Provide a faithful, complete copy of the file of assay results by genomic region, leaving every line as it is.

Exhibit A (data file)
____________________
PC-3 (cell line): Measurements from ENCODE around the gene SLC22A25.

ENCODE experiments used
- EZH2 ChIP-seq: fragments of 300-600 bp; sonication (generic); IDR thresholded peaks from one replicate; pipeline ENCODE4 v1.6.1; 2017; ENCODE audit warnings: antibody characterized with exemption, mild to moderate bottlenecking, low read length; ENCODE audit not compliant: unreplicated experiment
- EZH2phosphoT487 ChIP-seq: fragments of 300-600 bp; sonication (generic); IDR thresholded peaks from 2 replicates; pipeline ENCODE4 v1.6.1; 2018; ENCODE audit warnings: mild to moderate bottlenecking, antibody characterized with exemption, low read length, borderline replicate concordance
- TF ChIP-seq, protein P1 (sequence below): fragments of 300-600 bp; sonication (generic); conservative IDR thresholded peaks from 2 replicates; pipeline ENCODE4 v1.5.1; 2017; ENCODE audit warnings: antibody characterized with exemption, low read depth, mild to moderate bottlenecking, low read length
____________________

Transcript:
PC-3 (cell line): Measurements from ENCODE around the gene SLC22A25.

ENCODE experiments used
- EZH2 ChIP-seq: fragments of 300-600 bp; sonication (generic); IDR thresholded peaks from one replicate; pipeline ENCODE4 v1.6.1; 2017; ENCODE audit warnings: antibody characterized with exemption, mild to moderate bottlenecking, low read length; ENCODE audit not compliant: unreplicated experiment
- EZH2phosphoT487 ChIP-seq: fragments of 300-600 bp; sonication (generic); IDR thresholded peaks from 2 replicates; pipeline ENCODE4 v1.6.1; 2018; ENCODE audit warnings: mild to moderate bottlenecking, antibody characterized with exemption, low read length, borderline replicate concordance
- TF ChIP-seq, protein P1 (sequence below): fragments of 300-600 bp; sonication (generic); conservative IDR thresholded peaks from 2 replicates; pipeline ENCODE4 v1.5.1; 2017; ENCODE audit warnings: antibody characterized with exemption, low read depth, mild to moderate bottlenecking, low read length